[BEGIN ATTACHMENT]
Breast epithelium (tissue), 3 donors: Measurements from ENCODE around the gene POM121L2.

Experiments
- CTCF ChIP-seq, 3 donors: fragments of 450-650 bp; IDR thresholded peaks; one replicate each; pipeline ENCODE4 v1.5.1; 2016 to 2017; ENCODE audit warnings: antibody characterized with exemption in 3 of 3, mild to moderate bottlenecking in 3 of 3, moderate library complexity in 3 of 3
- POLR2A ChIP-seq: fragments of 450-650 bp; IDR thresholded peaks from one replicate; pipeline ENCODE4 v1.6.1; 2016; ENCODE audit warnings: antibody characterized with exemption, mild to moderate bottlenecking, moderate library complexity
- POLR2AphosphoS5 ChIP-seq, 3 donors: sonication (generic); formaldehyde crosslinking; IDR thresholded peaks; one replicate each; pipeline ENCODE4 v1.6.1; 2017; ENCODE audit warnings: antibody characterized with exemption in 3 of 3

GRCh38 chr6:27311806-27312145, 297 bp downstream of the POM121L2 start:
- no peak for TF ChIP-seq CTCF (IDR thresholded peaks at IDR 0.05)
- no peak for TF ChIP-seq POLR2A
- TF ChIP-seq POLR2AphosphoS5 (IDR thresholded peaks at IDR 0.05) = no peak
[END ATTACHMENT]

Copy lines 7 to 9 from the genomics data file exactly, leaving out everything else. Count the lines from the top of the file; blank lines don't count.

- no peak for TF ChIP-seq CTCF (IDR thresholded peaks at IDR 0.05)
- no peak for TF ChIP-seq POLR2A
- TF ChIP-seq POLR2AphosphoS5 (IDR thresholded peaks at IDR 0.05) = no peak